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The art of the Anatolian Kilim

The art of the Anatolian Kilim

By: Bruce ShabahangComments: 0

Like modern painting, Anatolian kilims have their own media, forms, and colors. Within the boundaries of this media, Kilims have explored additional forms and compositions where modern painting has not been. Enriched with a subject content of several centuries of mankind's history, reinterpreted in the weaver's own life and cultural context, the Anatolian kilim is part of universal fine art.

We oven for centuries by Anatolia's nomads and villagers, Anatolian kilims were only "discovered" and started to be appreciated by western eyes in the 70's. They have been a subject of active collecting and research in the past 30-40 years and started to enter museum collections both in Turkey and the West.

There has been some ethnographic, archeological, and field research work done, and catalogs have been written around nice exhibitions. Scientific attempts to radiocarbon dating have been made. The initial efforts by the early kilim aficionados (Petsopoulos et al..)' were about the general classification of types and the What, and Where. The fieldwork of Hirsch and Balpinar extended the Where to Whom, demonstrating that the weaving communities are more important than the weaving locations, in the historical diversity Anatolia.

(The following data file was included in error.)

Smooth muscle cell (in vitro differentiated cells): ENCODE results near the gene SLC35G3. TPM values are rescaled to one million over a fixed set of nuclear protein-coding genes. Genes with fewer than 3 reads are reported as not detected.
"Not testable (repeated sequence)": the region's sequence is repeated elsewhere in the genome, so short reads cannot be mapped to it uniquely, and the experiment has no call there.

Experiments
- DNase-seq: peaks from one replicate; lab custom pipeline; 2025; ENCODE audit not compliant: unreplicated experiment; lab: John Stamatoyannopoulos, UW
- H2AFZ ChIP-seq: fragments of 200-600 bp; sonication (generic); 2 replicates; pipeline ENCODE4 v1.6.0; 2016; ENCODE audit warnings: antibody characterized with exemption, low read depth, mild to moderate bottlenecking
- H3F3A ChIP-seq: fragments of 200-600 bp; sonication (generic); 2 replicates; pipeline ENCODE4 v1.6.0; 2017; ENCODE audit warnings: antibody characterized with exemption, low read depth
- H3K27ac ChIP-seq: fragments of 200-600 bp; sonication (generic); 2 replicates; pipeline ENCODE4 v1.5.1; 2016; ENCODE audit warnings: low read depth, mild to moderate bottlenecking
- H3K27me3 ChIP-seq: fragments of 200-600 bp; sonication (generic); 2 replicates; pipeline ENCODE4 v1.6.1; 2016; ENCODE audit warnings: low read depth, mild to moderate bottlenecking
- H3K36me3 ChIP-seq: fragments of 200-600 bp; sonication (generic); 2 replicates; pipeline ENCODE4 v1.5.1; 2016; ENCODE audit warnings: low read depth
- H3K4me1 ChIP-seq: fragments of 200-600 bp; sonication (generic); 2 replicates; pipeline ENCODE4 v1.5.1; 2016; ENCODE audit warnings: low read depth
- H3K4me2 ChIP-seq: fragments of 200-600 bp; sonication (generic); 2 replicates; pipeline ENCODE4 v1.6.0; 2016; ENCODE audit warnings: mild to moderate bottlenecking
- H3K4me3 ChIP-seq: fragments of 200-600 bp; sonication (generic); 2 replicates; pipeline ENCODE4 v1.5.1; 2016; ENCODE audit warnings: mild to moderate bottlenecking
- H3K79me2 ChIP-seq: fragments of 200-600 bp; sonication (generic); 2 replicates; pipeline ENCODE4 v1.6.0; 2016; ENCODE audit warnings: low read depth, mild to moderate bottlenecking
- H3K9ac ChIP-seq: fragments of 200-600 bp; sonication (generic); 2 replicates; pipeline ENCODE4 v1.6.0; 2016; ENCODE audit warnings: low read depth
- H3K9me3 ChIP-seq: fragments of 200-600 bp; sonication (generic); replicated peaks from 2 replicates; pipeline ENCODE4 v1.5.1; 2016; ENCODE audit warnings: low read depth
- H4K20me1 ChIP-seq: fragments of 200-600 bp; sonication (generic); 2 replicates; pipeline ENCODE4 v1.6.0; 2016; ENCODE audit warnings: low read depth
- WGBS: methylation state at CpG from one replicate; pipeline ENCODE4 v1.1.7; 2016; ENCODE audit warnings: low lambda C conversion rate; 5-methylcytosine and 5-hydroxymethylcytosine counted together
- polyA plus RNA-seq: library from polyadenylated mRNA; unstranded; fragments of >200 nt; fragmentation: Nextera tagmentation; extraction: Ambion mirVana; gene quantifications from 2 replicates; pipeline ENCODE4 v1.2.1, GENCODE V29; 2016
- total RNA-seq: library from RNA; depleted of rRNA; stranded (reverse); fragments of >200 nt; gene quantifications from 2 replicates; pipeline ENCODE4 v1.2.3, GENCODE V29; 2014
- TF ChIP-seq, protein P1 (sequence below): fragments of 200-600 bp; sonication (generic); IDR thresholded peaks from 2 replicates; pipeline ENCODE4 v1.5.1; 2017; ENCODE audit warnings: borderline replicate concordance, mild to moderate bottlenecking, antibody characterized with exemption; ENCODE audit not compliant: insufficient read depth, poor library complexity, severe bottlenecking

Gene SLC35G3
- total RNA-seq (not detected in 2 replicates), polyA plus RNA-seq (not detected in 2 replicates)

The work of the first generation researchers, "picker-gatherers" has earned the kilims the status of a folk and textile art, with its own, unique character.

At the same time, in this new field, speculative, mythic, or dealer's and collector's wishful interpretations and theories have been generated. Some of them registered in published books, but some are still very much alive on virtual media and continue to influence and blur the opinions. There have also been theories based on fictive documentation about the links of the Anatolian kilims to mural paintings at Neolithic archeological sites, and to a mother Goddess Although the linkage of kilims to such cult, in continuity since Neolithic times, has been strongly criticized with good argumentation', versions this theory, captured in many publications, still continues to fascinate and tint the view of the kilim today, albeit under modified forms.